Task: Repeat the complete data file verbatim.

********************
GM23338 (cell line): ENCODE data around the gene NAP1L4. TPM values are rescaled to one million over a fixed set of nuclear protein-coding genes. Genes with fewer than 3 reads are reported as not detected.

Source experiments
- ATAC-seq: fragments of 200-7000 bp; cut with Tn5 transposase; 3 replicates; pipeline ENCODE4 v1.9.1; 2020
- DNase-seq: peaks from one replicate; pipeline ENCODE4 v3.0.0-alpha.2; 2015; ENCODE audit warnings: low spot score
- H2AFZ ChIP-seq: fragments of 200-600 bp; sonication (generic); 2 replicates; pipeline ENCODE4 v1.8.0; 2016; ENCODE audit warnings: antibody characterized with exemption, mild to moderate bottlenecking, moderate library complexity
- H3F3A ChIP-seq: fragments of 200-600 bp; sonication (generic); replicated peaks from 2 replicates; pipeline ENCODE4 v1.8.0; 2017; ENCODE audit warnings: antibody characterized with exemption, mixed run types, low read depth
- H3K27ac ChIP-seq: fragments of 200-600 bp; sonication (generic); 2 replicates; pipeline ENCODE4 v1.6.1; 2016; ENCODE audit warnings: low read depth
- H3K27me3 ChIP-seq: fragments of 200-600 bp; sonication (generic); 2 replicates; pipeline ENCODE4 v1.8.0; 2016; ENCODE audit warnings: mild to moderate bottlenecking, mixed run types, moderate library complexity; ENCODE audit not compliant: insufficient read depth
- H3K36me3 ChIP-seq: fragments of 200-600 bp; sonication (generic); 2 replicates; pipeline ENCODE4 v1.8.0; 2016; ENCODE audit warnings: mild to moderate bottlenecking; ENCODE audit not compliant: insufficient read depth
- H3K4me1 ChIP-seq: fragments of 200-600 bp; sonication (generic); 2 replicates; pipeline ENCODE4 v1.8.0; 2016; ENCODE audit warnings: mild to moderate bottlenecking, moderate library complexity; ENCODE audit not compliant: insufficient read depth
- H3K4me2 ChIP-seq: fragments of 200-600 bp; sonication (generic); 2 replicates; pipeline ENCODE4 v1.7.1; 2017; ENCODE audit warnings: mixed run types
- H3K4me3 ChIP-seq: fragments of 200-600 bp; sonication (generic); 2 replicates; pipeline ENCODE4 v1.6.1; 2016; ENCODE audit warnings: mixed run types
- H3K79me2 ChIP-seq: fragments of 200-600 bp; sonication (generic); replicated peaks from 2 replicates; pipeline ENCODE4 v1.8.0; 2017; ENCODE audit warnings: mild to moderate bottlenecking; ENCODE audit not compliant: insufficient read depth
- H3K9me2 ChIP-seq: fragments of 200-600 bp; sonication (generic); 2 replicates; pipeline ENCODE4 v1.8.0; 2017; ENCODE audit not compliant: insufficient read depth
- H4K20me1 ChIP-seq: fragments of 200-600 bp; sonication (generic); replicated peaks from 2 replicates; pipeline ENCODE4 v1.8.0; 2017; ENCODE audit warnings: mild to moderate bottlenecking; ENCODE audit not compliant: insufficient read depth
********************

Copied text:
GM23338 (cell line): ENCODE data around the gene NAP1L4. TPM values are rescaled to one million over a fixed set of nuclear protein-coding genes. Genes with fewer than 3 reads are reported as not detected.

Source experiments
- ATAC-seq: fragments of 200-7000 bp; cut with Tn5 transposase; 3 replicates; pipeline ENCODE4 v1.9.1; 2020
- DNase-seq: peaks from one replicate; pipeline ENCODE4 v3.0.0-alpha.2; 2015; ENCODE audit warnings: low spot score
- H2AFZ ChIP-seq: fragments of 200-600 bp; sonication (generic); 2 replicates; pipeline ENCODE4 v1.8.0; 2016; ENCODE audit warnings: antibody characterized with exemption, mild to moderate bottlenecking, moderate library complexity
- H3F3A ChIP-seq: fragments of 200-600 bp; sonication (generic); replicated peaks from 2 replicates; pipeline ENCODE4 v1.8.0; 2017; ENCODE audit warnings: antibody characterized with exemption, mixed run types, low read depth
- H3K27ac ChIP-seq: fragments of 200-600 bp; sonication (generic); 2 replicates; pipeline ENCODE4 v1.6.1; 2016; ENCODE audit warnings: low read depth
- H3K27me3 ChIP-seq: fragments of 200-600 bp; sonication (generic); 2 replicates; pipeline ENCODE4 v1.8.0; 2016; ENCODE audit warnings: mild to moderate bottlenecking, mixed run types, moderate library complexity; ENCODE audit not compliant: insufficient read depth
- H3K36me3 ChIP-seq: fragments of 200-600 bp; sonication (generic); 2 replicates; pipeline ENCODE4 v1.8.0; 2016; ENCODE audit warnings: mild to moderate bottlenecking; ENCODE audit not compliant: insufficient read depth
- H3K4me1 ChIP-seq: fragments of 200-600 bp; sonication (generic); 2 replicates; pipeline ENCODE4 v1.8.0; 2016; ENCODE audit warnings: mild to moderate bottlenecking, moderate library complexity; ENCODE audit not compliant: insufficient read depth
- H3K4me2 ChIP-seq: fragments of 200-600 bp; sonication (generic); 2 replicates; pipeline ENCODE4 v1.7.1; 2017; ENCODE audit warnings: mixed run types
- H3K4me3 ChIP-seq: fragments of 200-600 bp; sonication (generic); 2 replicates; pipeline ENCODE4 v1.6.1; 2016; ENCODE audit warnings: mixed run types
- H3K79me2 ChIP-seq: fragments of 200-600 bp; sonication (generic); replicated peaks from 2 replicates; pipeline ENCODE4 v1.8.0; 2017; ENCODE audit warnings: mild to moderate bottlenecking; ENCODE audit not compliant: insufficient read depth
- H3K9me2 ChIP-seq: fragments of 200-600 bp; sonication (generic); 2 replicates; pipeline ENCODE4 v1.8.0; 2017; ENCODE audit not compliant: insufficient read depth
- H4K20me1 ChIP-seq: fragments of 200-600 bp; sonication (generic); replicated peaks from 2 replicates; pipeline ENCODE4 v1.8.0; 2017; ENCODE audit warnings: mild to moderate bottlenecking; ENCODE audit not compliant: insufficient read depth